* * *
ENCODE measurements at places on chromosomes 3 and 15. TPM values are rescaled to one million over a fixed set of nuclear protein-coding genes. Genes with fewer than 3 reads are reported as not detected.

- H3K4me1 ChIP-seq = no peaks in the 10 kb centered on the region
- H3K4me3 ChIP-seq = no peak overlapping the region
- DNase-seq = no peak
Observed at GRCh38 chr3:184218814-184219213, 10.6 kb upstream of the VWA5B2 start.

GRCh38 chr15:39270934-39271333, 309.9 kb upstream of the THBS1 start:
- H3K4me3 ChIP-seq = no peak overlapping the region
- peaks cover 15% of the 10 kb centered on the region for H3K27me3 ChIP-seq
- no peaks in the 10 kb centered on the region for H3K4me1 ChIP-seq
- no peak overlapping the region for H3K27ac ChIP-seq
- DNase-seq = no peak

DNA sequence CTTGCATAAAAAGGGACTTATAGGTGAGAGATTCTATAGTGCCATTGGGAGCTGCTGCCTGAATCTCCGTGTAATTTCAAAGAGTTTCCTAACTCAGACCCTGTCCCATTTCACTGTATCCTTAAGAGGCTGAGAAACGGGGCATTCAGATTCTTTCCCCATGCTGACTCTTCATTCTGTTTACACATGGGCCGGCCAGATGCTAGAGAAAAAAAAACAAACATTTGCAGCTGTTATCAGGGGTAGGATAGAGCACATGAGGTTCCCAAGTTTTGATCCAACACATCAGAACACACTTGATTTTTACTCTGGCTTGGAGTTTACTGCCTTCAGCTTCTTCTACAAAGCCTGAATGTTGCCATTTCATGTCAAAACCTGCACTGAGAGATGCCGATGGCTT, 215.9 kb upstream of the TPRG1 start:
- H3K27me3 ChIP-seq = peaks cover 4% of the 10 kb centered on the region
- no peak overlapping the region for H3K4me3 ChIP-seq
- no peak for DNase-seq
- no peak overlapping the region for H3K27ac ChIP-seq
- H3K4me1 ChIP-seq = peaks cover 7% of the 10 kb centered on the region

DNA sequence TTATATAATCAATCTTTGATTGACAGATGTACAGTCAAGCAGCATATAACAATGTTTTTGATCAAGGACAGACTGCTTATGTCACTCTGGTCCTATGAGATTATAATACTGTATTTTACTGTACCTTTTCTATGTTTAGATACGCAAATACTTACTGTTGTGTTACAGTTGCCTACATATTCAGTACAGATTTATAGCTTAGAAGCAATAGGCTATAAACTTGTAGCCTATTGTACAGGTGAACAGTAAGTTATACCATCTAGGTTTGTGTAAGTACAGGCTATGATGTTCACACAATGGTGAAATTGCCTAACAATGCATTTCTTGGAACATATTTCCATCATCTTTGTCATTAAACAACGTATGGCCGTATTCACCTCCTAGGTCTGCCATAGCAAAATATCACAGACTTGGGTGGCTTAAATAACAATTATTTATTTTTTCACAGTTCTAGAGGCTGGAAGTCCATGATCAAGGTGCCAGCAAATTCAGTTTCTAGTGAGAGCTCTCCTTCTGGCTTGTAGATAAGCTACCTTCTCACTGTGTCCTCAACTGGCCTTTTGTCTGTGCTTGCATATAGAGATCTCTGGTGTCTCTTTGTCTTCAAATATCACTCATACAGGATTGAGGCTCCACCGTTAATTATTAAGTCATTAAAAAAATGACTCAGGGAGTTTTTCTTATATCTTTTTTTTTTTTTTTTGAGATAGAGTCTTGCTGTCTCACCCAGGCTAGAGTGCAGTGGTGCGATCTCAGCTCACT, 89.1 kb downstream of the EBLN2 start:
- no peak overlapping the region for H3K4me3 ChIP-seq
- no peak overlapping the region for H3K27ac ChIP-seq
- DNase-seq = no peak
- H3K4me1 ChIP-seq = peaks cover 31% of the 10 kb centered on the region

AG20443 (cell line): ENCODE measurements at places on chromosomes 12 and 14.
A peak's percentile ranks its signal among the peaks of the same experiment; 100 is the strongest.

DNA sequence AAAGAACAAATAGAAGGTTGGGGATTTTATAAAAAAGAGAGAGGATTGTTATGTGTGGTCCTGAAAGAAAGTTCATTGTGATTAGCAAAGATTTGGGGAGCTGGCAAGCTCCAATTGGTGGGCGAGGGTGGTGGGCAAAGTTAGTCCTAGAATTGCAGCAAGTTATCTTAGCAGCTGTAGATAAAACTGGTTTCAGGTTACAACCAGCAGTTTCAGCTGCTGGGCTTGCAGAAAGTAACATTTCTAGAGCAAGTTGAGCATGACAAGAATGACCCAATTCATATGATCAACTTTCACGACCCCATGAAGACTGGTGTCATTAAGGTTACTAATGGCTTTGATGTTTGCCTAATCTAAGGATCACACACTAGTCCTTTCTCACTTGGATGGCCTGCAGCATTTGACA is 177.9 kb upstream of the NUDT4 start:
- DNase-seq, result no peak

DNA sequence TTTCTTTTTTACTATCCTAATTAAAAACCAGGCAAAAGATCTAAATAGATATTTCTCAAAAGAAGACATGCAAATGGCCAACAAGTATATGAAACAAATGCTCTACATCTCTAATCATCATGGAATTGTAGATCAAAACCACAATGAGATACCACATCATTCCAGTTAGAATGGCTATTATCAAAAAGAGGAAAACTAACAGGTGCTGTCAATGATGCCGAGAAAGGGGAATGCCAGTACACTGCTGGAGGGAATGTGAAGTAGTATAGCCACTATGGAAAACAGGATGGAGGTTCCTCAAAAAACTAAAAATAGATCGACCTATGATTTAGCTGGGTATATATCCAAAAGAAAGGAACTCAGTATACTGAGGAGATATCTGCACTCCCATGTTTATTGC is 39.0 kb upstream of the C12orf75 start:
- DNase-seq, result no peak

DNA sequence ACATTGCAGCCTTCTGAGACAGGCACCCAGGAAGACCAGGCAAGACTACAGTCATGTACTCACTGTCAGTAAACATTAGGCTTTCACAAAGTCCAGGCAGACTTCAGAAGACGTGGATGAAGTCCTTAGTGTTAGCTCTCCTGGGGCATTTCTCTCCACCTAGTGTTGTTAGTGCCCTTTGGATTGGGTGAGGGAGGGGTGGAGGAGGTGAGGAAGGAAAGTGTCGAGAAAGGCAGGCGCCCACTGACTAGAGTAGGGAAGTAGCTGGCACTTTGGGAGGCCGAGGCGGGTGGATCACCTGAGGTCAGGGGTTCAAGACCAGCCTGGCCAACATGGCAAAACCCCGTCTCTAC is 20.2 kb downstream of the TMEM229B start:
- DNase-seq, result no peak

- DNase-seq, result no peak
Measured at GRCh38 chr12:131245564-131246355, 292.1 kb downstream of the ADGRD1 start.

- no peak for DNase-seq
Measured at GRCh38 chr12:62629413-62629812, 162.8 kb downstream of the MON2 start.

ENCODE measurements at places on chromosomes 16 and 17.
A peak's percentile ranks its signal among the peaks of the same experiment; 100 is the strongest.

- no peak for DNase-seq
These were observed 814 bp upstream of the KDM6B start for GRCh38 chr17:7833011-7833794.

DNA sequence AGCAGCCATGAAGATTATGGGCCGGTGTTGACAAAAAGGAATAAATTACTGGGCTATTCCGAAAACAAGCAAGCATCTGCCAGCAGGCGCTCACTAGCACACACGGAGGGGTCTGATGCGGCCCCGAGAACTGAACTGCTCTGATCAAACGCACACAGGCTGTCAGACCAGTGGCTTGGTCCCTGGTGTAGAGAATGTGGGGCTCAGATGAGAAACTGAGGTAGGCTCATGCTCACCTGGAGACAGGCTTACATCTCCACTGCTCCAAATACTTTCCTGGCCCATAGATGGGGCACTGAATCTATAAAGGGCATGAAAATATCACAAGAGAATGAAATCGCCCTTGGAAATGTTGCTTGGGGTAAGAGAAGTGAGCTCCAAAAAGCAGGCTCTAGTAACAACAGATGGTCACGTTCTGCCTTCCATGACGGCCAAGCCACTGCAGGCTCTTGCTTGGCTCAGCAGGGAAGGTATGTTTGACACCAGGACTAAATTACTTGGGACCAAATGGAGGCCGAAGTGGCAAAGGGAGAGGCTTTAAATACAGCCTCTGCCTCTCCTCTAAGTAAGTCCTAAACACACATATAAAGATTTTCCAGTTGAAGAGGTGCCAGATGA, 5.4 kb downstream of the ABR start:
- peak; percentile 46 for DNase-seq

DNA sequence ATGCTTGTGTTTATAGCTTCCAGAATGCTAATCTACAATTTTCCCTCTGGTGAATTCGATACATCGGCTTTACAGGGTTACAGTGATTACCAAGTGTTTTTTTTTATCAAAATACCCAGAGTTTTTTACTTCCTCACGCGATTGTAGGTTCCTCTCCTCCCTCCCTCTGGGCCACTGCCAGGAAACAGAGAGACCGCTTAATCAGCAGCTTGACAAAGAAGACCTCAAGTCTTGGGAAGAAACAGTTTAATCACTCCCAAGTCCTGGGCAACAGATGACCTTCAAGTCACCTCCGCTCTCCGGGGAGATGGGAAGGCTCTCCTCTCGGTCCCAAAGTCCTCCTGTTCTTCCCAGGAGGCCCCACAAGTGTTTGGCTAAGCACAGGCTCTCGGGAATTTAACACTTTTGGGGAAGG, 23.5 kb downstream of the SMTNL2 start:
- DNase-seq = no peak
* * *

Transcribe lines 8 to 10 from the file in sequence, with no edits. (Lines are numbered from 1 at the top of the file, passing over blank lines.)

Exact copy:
- peaks cover 15% of the 10 kb centered on the region for H3K27me3 ChIP-seq
- no peaks in the 10 kb centered on the region for H3K4me1 ChIP-seq
- no peak overlapping the region for H3K27ac ChIP-seq